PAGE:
When we think of penguins, what comes to mind are small, flightless birds that generally only live in cold areas. Despite penguins always being portrayed as cold-weather birds, only four species live in cold climates. Today there are 14 species of penguins that live in temperate or warm climates. It was previously believed that penguins evolved near the poles and only moved toward the equator about 10 million years ago. However, the discovery of the fossil species Icadyptes has changed that.
Today, the largest known penguins are emperor penguins, which can grow up to 3.5 feet tall. While this may seem big, prehistoric penguins are known to have grown to almost double that height. There are several species of giant penguins that lived millions of years ago, but today, we are going over the Icadyptes. Now, let’s meet the man-sized penguins that once roamed the earth.
Icadyptes — The Man-Sized Penguins
Icadyptes is an extinct genus of giant penguins that lived about 36 million years ago. Fossils suggest that these penguins grew to be larger than modern-day penguins. They reached a height of about 4.5 to 5 feet tall. On average they weighed between 110 to 175 pounds.
These penguins had very long beaks that look similar to that of a heron, and it is believed most prehistoric penguins had long beaks similar to this. The skeletons found of the Icadyptes indicate that this aquatic bird was built for diving in marine habitats. The bones of this species are more solid than those of flying birds and their wings are much less paddle-like than those of modern-day penguins.
Diet and Habitat
The Icadyptes‘ long beak and skeletal structure were perfect tools for diving and getting nutrient-rich sea life in marine habitats. Because of where their fossils have been discovered, it is now known that they roamed the coasts of ancient South America, diving in the warm water to fish. The Icadyptes were members of the order Sphenisciformes, which are still around today. However, unlike today’s members of Sphenisciformes, these prehistoric penguins lived much closer to the equator in a much warmer climate. The only modern Spheniscidae known to thrive in a similar climate is the Galapagos penguins.
Fossils and Discoveries of the Icadyptes
The first Icadyptes fossils were discovered from marine rocks that belonged to the Otuma Formation in the coastal desert of Peru. Due to the bones of this penguin being more solid than most other birds, they have been very well preserved. The wings of the Icadyptes are solid, like the rest of the skeleton. The wing fossils discovered from this species, in fact, are almost fully intact. Fossils of this species are so well preserved in comparison to other species that the Icadyptes have one of the most intact penguin skeletons ever found.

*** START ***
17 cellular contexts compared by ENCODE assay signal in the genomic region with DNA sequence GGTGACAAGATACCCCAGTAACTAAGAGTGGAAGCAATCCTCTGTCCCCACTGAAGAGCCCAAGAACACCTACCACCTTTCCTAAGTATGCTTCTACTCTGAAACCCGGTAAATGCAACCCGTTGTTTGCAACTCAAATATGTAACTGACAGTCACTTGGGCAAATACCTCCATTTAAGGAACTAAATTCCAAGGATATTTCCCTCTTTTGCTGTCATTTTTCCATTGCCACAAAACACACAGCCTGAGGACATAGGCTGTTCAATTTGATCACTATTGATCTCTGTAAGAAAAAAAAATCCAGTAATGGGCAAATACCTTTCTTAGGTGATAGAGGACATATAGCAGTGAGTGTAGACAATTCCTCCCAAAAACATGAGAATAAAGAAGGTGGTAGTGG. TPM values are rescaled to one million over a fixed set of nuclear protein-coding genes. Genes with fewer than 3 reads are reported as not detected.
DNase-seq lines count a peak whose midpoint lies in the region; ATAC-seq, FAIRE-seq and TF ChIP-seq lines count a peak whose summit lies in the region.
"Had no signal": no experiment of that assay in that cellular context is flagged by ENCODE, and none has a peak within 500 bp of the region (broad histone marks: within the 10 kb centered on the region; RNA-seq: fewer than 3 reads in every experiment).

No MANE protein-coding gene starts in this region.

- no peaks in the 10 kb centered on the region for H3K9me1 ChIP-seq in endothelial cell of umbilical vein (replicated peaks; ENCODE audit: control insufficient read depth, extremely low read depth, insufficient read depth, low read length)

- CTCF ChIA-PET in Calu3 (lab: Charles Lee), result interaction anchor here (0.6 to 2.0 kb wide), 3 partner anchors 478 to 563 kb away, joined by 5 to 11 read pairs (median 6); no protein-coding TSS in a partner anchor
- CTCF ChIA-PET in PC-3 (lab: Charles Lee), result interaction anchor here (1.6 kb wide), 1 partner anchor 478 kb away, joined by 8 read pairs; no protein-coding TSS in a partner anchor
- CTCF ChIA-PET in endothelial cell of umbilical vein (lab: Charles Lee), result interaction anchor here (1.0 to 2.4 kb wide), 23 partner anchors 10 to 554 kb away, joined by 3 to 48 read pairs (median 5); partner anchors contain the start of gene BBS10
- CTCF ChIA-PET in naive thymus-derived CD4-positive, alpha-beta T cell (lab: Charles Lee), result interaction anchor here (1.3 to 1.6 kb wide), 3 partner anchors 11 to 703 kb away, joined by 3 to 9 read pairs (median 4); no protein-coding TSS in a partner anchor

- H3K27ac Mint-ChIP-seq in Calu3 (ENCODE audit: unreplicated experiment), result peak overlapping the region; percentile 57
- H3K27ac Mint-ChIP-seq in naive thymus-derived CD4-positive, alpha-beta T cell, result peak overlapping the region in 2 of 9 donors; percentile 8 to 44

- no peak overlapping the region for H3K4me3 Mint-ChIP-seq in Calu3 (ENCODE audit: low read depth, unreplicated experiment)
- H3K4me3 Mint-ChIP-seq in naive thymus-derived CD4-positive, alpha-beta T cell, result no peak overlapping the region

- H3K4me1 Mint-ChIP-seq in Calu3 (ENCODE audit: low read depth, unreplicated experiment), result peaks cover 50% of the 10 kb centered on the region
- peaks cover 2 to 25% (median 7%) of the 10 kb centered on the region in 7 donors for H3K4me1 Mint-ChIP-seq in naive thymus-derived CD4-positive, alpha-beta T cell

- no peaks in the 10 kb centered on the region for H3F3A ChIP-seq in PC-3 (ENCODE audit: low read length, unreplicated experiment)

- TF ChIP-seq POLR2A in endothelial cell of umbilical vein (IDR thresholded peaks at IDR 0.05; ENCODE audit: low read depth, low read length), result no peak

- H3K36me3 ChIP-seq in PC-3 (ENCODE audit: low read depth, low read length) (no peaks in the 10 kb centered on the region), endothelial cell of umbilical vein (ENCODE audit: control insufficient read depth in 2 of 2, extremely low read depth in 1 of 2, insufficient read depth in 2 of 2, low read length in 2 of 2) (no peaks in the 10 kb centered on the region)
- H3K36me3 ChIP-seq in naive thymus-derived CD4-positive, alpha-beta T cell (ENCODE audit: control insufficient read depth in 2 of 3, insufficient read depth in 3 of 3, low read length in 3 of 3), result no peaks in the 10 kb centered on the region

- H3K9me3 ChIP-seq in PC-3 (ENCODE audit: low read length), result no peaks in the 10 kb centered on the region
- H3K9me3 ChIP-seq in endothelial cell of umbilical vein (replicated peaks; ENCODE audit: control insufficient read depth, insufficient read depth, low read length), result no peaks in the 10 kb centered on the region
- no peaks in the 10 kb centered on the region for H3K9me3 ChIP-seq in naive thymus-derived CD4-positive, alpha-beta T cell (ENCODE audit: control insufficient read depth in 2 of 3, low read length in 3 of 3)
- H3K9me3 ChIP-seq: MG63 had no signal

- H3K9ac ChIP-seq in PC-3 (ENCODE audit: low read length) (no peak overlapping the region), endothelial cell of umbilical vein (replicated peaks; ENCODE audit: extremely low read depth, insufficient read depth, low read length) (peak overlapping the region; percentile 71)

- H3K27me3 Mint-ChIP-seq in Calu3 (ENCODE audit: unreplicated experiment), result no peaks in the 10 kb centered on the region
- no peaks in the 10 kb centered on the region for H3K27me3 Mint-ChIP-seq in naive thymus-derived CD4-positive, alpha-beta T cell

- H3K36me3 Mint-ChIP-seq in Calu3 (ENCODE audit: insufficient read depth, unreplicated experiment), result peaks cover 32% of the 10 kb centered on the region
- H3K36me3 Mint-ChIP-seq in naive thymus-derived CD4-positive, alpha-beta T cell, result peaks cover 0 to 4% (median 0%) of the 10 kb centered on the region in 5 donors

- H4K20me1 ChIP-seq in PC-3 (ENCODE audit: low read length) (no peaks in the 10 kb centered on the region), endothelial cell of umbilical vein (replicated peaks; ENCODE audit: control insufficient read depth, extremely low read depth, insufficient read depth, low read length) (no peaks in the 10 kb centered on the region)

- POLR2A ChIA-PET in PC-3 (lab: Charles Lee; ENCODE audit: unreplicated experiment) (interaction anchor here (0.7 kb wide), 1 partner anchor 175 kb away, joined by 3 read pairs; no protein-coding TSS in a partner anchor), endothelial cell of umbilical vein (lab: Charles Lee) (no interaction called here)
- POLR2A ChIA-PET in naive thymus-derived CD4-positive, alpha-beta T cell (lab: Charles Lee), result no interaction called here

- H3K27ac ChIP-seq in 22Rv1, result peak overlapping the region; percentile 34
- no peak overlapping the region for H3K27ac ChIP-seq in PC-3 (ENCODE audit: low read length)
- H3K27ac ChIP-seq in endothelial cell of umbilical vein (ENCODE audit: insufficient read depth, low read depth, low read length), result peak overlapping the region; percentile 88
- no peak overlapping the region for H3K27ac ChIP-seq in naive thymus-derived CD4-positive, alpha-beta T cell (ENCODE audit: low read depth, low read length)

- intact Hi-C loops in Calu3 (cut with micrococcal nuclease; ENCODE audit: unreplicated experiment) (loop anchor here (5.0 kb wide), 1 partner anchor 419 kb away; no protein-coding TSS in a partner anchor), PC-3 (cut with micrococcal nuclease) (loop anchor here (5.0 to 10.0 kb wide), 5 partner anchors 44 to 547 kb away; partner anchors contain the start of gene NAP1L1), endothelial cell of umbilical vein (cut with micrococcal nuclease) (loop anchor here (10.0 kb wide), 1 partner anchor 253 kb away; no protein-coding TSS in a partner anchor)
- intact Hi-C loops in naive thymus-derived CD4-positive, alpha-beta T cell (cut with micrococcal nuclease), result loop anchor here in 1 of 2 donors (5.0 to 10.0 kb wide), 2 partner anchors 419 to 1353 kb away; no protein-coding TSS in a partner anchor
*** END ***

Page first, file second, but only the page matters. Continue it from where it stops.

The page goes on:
Within the scientific community, it was previously thought that all penguins evolved in the north and south poles and only migrated closer to the equator about 10 million years ago. However, due to the location of where the Icadyptes and other giant penguin species were found, that timeline has changed. Because of these fossil findings, it is now believed that prehistoric penguins moved toward warmer climates about 30 million years earlier than previously thought.
Time Period and Extinction of the Icadyptes
Living approximately 37 to 35 million years ago, the man-sized penguins, Icadyptes, were alive during the Late Eocene. During this time period, the climate was much warmer than today’s and the ice around the poles had not yet formed. Vast areas around the globe, including Antarctica, were covered in lush rainforests. The warm oceans were teeming with fish and other sea life making it easy for the Icadyptes to eat and grow to enormous sizes.
Around 35 to 34 million years ago, a drop in carbon dioxide caused a period of global cooling. Before this, the earth was relatively ice-free. When the global cooling began, ice started to form in Antarctica. The drastic change in temperature impacted marine life as well as the animals that lived in the once subtropical climates. The loss of marine life and cooling temperatures are likely the cause of the Icadyptes extinction. This also likely affected other prehistoric giant penguin species.
The penguins of today face a similar issue to the Icadyptes, as the earth’s climate has begun to change. As temperatures get warmer across the world, it can cause the habitats of many penguins to degrade. Species like the emperor penguins can have their habitat disappear within the next 100 years due to melting ice.
Enjoyed this article? Check out these other great reads from the AZ Animals team that cover penguins, and other water birds.
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